Fever is the body's
normal and healthy reaction to infection and other illnesses, both minor and
serious. Fevers help the body fight infection. Fever is a symptom, not a
disease. In most cases, fever means your child has a minor illness. Often you
must look at your child's other symptoms to determine how serious the illness
is. Although it may be scary when your child's temperature goes up, fever is
The average normal body
temperature is about
98.6°F (37°C). It usually rises
during the day from a low of
97.4°F (36.3°C) in the morning
to a high of 99.6°F (37.6°C) in the late afternoon. Each child has a normal temperature
range that may be different from another child's. Mild increases to
100.4°F (38°C) can be caused by exercising,
wearing too many clothes, taking a hot bath, or being outside in hot
Temperature varies depending on how you take it. The most common ways to measure it are:
You can also use:
- Forehead thermometers.
- Pacifier thermometers.
Some methods may not be as reliable or accurate as others. For information about taking
accurate temperatures, see the topic
If you think your child
has a fever but you are not able to measure his or her temperature, it is
important to look for other symptoms of illness.
Children tend to
run higher fevers than adults. The degree of fever may not indicate how serious
your child's illness is. With a minor illness, such as a cold, a child may have
a temperature of 104°F (40°C), while a very serious infection may not
cause a fever or may cause only a mild fever. With many illnesses, a fever temperature can go up and down very quickly and often, so be sure to look for other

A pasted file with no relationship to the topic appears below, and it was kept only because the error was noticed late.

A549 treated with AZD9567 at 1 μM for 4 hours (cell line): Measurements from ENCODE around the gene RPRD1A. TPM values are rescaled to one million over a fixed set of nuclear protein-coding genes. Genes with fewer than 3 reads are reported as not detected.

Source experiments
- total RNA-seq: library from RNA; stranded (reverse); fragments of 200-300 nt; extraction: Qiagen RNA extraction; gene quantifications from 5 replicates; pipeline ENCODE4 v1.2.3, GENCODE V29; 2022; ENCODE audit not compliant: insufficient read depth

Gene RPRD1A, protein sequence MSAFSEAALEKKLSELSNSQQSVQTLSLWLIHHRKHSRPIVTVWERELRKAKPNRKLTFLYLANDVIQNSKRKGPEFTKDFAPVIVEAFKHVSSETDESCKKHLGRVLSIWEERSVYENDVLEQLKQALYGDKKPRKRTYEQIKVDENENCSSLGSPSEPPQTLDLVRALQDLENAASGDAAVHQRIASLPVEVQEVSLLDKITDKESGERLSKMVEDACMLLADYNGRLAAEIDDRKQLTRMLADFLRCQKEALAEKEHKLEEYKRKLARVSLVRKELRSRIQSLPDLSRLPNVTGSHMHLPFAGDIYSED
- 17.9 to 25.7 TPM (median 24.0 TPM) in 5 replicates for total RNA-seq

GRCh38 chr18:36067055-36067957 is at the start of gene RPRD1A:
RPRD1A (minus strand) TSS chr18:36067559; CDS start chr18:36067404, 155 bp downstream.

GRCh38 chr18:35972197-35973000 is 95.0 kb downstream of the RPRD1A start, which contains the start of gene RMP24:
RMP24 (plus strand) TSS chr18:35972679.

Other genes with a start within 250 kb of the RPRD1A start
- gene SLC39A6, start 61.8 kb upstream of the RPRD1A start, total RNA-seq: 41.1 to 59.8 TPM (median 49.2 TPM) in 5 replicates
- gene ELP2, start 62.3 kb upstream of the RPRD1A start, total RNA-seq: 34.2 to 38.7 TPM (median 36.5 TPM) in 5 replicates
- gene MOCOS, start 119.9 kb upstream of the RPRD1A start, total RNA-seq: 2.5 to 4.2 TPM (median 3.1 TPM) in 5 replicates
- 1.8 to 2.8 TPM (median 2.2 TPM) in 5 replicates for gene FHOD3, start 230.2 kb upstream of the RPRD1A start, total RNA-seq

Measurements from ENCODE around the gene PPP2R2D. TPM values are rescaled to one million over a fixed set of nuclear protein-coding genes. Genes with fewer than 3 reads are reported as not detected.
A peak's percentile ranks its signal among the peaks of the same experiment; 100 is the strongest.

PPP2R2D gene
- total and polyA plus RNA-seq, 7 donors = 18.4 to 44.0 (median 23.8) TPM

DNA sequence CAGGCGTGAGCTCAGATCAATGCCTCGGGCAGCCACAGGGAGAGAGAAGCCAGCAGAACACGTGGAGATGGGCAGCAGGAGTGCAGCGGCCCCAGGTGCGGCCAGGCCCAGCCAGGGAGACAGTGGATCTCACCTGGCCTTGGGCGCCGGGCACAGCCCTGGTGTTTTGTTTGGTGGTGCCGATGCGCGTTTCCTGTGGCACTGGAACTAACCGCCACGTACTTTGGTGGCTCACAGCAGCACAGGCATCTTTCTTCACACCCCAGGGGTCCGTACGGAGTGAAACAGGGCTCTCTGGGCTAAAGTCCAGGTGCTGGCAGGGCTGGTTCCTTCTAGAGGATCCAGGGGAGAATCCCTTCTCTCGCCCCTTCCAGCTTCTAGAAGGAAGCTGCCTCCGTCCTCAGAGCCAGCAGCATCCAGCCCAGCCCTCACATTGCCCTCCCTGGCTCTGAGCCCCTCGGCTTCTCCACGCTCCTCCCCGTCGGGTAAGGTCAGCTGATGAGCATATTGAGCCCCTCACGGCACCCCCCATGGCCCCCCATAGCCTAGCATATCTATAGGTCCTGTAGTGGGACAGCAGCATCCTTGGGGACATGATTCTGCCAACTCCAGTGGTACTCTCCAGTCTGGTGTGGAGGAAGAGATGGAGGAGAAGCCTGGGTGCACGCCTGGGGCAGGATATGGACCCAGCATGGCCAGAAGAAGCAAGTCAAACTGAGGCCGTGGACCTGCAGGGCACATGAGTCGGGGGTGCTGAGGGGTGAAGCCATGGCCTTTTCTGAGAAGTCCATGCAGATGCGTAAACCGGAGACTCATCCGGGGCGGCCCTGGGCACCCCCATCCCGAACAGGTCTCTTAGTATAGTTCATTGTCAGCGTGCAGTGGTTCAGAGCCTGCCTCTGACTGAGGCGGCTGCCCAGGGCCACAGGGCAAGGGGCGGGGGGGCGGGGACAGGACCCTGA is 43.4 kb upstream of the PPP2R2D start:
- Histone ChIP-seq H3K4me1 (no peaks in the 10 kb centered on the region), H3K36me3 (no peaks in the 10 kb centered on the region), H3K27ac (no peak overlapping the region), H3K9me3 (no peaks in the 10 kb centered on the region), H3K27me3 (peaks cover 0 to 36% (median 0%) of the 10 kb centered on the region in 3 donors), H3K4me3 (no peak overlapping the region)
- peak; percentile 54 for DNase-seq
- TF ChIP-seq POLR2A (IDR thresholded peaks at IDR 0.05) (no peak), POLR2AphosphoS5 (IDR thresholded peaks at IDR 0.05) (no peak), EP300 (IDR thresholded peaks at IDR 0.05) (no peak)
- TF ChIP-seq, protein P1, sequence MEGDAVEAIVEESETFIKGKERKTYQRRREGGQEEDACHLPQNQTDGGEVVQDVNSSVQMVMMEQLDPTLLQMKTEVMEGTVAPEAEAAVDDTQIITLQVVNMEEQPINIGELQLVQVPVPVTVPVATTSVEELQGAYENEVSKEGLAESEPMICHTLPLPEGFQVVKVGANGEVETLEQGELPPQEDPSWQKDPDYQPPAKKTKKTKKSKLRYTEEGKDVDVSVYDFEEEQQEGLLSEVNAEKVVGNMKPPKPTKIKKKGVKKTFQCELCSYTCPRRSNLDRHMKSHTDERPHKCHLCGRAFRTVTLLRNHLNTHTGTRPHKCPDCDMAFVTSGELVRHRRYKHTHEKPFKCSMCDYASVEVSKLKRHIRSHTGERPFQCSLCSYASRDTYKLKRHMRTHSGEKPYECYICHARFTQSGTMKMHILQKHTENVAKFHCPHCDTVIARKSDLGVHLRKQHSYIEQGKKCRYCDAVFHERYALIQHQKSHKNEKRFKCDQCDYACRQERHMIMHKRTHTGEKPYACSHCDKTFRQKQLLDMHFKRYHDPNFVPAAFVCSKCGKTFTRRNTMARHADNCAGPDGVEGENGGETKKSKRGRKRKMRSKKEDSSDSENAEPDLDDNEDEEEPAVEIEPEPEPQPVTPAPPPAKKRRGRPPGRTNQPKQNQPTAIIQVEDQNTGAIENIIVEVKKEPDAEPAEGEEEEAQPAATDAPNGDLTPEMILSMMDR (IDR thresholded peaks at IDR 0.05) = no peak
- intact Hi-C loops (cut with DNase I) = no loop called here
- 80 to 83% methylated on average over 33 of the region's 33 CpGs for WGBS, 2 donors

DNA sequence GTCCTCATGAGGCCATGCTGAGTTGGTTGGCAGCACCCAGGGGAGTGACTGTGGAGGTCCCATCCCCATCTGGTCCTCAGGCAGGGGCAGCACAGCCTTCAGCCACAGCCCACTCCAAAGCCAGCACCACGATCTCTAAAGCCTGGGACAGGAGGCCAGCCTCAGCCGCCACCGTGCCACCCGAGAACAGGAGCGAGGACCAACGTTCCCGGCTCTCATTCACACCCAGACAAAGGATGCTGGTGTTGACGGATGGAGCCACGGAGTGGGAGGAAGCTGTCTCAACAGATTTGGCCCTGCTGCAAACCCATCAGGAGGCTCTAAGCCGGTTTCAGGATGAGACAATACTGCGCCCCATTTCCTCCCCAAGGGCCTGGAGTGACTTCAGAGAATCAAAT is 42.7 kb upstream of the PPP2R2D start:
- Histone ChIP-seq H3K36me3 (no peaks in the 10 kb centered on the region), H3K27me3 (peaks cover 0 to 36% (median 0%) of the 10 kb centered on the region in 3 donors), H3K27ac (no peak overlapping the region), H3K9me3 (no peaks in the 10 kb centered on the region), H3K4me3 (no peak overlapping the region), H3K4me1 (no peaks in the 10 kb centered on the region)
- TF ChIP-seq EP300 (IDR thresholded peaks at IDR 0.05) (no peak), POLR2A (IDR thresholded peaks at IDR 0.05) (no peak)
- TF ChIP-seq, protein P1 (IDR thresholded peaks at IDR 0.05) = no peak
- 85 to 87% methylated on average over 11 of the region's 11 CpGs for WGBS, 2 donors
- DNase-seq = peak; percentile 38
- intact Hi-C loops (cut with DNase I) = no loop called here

symptoms along with the fever.
Babies with a fever often have an infection caused by a virus, such as a cold or the flu. Infections caused by bacteria, such as a urinary infection or bacterial pneumonia, also can cause a fever. Babies younger than 3 months should be seen by a doctor anytime they have a fever because they can get extremely sick quickly.
A fever in a healthy child is
usually not dangerous, especially if the child does not have other symptoms and
the fever goes away in 3 to 4 days. Most children who have a fever will be
fussy and play less and may not eat as much as usual.
may make your child uncomfortable, but they rarely cause serious problems.
There is no medical evidence that fevers from infection cause brain damage. The
body limits a fever caused by infection from rising above
106°F (41.1°C). But outside heat—such as from
being in a car that is parked in the sun—can cause body temperature to rise
above 107°F (41.7°C), and brain damage can
Childhood immunizations can reduce the risk for
fever-related illnesses, such as
Haemophilus influenzae type bHaemophilus influenzae (Hib) infection.
Although no vaccine is 100% effective, most routine childhood immunizations are
effective for 85% to 95% of the children who receive them. For more
information, see the topic